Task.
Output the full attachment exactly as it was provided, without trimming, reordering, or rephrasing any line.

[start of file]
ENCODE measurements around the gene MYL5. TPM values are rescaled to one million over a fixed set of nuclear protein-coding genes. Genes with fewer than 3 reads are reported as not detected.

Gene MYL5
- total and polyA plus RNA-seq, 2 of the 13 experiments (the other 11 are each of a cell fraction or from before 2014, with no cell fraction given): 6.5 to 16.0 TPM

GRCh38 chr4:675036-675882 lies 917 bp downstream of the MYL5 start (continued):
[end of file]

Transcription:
ENCODE measurements around the gene MYL5. TPM values are rescaled to one million over a fixed set of nuclear protein-coding genes. Genes with fewer than 3 reads are reported as not detected.

Gene MYL5
- total and polyA plus RNA-seq, 2 of the 13 experiments (the other 11 are each of a cell fraction or from before 2014, with no cell fraction given): 6.5 to 16.0 TPM

GRCh38 chr4:675036-675882 lies 917 bp downstream of the MYL5 start (continued):